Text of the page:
Structure of a nucleotide
This consists of a nitrogenous base (uracil, adenine, cytosine, guanine and thymine) , a phosphate, and a pentose sugar.
Structure of RNA
- Polymer made up of nucleotides.
- Single, relatively short polynucleotide chain in which the pentose sugar is always ribose
- Organic bases are Uracil, adenine, guanine and cytosine
- One type transfers genetic info from DNA to the ribosomes (mRNA)
- Ribosomes are made up of proteins and another type of RNA (rRNA)
- A third type is involved in protein synthesis (tRNA)
- Pentose sugar is always deoxyribose
- Organic bases are adenine, guanine, cytosine and thymine
- Two strands of polynucleotides joined together by hydrogen bonds between complementary base pairs
- Phosphate and deoxyribose molecules alternate to form the uprights and the organic bases pair together to form the rungs
- Adenine always pairs with Thymine so their quantities are the same
- Cytosine always pairs with Guanine so their quantities are the same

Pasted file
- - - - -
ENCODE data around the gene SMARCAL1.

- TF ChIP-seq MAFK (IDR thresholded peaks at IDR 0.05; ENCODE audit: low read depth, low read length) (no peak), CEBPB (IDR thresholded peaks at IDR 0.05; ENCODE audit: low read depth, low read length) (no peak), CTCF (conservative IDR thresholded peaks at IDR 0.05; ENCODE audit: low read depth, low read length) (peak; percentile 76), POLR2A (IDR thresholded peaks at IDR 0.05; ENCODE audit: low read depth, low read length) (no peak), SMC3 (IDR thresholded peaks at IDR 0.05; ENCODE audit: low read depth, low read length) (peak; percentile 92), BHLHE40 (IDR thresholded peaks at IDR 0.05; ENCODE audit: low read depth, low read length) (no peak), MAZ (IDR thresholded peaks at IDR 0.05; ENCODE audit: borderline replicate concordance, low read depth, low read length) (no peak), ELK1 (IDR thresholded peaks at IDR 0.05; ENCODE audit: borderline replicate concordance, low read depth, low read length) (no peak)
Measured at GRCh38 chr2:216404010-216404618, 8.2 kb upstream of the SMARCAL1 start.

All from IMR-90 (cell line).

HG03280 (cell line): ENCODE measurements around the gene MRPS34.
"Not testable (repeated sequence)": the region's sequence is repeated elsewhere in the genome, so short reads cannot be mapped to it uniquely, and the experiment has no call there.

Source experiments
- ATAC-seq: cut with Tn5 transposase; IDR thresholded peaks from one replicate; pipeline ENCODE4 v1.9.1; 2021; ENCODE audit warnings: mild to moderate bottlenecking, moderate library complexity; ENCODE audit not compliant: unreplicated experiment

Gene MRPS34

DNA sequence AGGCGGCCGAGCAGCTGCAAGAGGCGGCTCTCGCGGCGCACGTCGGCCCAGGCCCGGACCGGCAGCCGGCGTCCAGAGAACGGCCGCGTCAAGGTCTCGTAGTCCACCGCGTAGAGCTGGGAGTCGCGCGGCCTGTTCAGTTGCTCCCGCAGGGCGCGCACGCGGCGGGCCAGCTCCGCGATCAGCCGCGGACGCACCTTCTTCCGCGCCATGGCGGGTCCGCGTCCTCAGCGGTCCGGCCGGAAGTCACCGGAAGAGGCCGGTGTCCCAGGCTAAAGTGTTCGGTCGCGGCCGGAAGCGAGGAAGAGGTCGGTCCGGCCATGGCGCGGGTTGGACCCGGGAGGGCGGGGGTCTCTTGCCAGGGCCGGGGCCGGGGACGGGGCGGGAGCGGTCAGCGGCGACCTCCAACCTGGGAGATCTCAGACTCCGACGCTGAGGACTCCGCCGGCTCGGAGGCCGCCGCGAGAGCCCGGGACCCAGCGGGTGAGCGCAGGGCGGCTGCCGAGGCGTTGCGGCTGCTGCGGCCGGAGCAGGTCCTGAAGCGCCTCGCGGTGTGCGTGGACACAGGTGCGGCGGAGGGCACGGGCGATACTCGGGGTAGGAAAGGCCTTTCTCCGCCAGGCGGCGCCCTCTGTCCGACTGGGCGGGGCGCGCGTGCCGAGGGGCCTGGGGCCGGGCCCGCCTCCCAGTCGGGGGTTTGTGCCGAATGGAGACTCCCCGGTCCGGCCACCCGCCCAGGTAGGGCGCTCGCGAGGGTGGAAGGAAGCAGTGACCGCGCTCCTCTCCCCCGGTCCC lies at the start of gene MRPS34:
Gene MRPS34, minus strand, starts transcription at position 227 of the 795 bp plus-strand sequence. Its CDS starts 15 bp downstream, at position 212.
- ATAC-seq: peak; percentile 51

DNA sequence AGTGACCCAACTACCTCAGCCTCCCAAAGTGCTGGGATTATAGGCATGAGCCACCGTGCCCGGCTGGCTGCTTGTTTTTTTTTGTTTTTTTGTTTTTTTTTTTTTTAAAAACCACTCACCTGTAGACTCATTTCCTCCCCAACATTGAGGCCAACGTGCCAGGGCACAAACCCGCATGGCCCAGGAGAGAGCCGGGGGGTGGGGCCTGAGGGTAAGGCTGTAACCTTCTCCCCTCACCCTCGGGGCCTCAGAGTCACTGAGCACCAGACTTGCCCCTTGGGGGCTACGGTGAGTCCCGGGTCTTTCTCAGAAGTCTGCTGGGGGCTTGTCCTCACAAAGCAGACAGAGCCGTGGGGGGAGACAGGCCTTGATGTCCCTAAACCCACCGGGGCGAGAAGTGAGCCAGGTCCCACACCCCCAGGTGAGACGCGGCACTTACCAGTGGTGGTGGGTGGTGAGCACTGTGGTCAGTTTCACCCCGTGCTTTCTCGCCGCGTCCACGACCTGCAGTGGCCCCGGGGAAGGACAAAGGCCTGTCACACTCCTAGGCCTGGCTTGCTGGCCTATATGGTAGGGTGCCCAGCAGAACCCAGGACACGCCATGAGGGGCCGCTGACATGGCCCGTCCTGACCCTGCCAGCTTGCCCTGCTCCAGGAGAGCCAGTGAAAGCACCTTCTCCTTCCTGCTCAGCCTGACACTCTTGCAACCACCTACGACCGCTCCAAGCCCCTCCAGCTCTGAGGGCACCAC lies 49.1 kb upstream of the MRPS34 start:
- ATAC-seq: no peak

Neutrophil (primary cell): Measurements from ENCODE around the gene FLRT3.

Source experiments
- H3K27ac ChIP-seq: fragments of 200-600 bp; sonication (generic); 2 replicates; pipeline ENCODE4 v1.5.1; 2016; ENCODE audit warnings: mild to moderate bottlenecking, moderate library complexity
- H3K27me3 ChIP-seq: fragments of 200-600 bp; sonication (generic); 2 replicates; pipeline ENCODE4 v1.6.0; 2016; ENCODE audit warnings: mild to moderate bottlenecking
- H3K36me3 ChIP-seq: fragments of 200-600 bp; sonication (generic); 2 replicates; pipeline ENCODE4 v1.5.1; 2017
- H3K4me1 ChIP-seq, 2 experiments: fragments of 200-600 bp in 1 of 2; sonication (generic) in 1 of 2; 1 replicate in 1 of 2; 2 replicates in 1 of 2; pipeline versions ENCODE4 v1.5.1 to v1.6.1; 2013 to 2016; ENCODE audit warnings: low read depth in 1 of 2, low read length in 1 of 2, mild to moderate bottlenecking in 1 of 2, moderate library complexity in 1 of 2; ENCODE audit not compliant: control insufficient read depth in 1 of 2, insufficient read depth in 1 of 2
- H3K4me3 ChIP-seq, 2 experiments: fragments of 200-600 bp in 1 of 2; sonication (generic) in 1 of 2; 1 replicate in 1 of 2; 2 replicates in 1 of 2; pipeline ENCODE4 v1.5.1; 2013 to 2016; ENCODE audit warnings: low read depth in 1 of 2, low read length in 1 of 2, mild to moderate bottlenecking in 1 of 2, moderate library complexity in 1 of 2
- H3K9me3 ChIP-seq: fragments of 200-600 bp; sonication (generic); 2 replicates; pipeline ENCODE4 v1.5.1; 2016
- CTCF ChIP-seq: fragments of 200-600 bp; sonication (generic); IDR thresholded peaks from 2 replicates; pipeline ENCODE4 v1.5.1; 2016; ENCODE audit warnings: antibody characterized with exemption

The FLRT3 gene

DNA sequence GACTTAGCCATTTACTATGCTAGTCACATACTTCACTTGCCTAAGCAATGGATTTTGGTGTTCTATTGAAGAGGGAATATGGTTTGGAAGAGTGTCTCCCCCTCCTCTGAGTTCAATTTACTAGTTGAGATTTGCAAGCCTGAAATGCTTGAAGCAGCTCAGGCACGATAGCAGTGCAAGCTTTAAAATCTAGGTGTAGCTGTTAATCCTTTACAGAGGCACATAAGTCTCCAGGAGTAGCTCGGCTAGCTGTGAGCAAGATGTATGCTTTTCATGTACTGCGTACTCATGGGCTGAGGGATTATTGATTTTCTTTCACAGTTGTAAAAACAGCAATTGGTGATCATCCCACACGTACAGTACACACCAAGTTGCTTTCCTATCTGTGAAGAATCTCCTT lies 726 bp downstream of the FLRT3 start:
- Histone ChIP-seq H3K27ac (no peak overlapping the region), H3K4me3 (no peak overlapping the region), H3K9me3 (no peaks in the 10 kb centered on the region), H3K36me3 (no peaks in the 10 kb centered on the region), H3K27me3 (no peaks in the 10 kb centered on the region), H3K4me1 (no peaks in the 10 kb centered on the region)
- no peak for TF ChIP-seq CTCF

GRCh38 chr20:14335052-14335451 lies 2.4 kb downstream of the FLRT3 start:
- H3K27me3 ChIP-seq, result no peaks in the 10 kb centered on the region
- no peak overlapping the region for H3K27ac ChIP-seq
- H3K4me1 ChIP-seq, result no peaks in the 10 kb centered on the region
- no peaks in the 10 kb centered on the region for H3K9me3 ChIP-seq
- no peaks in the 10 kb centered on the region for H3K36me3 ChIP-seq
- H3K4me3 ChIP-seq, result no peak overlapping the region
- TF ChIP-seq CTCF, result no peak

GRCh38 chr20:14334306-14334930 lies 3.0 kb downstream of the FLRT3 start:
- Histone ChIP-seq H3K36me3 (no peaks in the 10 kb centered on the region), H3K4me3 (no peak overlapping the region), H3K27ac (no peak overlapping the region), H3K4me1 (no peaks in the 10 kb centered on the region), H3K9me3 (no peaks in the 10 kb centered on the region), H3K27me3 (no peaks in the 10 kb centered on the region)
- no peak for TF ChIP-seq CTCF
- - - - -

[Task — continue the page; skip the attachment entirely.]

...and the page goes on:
- The molecule is a double helix as the phosphate and deoxyribose wind around one another
- Adenine and guanine are purine
- Cytosine and thymine are pyrimidine
- C-G hydrogen bonds always increase the strength of the molecule
The Stability of DNA
- The phosphodiester backbone protects the more chemically reactive organic bases inside the double helix
- Hydrogen bonds link the organic base pairs forming bridges between the phosphodiester uprights. As there are 3 hydrogen bonds between C-G, the higher the proportion of C-G pairings, the more stable the molecule
Adaptation of DNA for its functions
Functions of DNA
- Long term storage of genetic information
- Encodes for the amino acid sequence of proteins using the genetic code
- Allows cells to replicate for purposes such as making new skin cells